From: "Peter C. Klanowski" <firstname.lastname@example.org>
Date: Fri, 29 Nov 1996 01:01:50 +0100
From email@example.com Thu Nov 28 19: 14:05 1996
Sat-ND 96-11-28 - Satellite and Media News
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Cluster project revived
The European Space Agency (ESA) officially announced it will carry on with
its Cluster satellite project that once was designed to explore the impact
of solar winds on the Earth. The project was believed to be dead after the
four non-insured scientific satellites were lost during the ill-fated
maiden flight of Europe's new carrier rocket Ariane 5. ESA officials now
announced they want to launch replacement satellites as soon as 2000,
although the final decision on the ECU210 million (US$270) is expected for
The number of satellites to be launched is yet unclear as it depends on
what version of the Ariane rocket will be used. Only Ariane 5 would be
capable of putting four of them into orbit, but ESA would not exclude an
Ariane 4 launch.
Rus to replace Soyuz
Russian officials have introduced a new carrier rocket based upon the Soyuz
launcher that has been in service for nearly 30 years. Of course, the
rocket design has been updated many times over this period. But there will
be a new version called Rus or Soyuz-2 that finally will enable launching
manned spacecraft from Russia's Plessetsk cosmodrome. The third stage of
the rocket has been completely re-designed, and reportedly the launcher
will also have some kind of on-board computer, reported Chinese news ageny
Xinhua. First test flights have been announced for next year.
Asia for just US$9.99
Direct-to-home satellite television service Alphastar today launched the
Asian Television Network (ATN.) It will be offered 24-hours a day, seven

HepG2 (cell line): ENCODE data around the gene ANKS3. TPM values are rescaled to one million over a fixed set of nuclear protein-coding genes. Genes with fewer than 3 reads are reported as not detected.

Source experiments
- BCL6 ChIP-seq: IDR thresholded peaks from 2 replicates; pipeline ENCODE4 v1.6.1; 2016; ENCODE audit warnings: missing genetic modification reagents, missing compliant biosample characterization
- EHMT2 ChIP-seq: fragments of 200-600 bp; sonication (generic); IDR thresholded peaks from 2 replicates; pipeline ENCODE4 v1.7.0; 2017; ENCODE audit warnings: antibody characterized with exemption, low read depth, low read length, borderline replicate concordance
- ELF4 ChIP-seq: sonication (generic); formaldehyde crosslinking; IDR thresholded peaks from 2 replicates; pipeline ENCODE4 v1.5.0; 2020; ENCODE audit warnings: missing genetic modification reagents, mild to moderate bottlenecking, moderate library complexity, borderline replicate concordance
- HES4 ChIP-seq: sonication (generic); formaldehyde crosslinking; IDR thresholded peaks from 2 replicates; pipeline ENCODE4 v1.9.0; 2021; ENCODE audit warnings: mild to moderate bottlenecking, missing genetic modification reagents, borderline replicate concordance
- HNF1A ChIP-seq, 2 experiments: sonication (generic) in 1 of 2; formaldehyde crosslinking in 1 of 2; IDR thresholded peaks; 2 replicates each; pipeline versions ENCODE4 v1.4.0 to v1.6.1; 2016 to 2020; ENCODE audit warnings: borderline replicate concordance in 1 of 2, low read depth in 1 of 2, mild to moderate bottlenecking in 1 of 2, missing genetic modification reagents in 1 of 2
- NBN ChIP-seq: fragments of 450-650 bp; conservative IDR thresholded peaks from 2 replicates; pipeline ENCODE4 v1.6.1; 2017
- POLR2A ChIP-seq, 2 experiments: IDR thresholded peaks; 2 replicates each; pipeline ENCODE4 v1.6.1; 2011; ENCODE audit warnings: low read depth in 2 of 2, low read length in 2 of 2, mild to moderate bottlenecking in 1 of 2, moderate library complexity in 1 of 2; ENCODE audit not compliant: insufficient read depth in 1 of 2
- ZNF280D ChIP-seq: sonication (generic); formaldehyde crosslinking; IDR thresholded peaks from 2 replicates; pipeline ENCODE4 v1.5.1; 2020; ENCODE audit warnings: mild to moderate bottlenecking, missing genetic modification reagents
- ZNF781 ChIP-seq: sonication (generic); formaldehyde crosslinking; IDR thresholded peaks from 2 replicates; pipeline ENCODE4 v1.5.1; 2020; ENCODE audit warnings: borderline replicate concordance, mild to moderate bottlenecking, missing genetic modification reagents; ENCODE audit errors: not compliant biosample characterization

days a week in several major South Asian languages as well as English. The
programming includes South Asian movies, sports, news, music, dance,
children's TV and talk shows. It will also feature the international
programming service of India's Doordarshan broadcasting organisation, a
network that reaches 900 million people across the Indian subcontinent. The
cost of the Asian Television Network is $9.99 per month.
ATN's launch represents AlphaStar's second recent entree into the world of
multicultural programming. On November 8, 1996, the company introduced
three channels produced by the Egyptian Radio & Television Union in Cairo,
Egypt (Sat-ND, 8.11.96.)
ATN, a Canadian-based company, produces and distributes television
programming and related entertainment to the South Asian community on a
global basis. The company owns one of the most extensive multi-language
South Asian programme libraries in North America.
The U.S. Federal Trade Commission (FTC) is disturbed about the fact that
hard liquor distillers have begun using TV commercials to advertise their
products. This is by no means forbidden, at least not yet, but so far the
companies had exerted some kind of self-censorship on themselves. No
The FTC said it will examine the content of the incriminated commercials as
well as their possible effect on underage viewers which, to my knowledge,
aren't allowed to buy liquor anyway. The Federal Communications Commission
(FCC) said it would also investigate the issue after being urged to do so
by a group of more than two dozen U.S. congressmen.
Disney incomes explode
The merger with ABC/Capital Cities seems to pay off for Walt Disney Co. The
company reported a net income of US$354 million in its fourth fiscal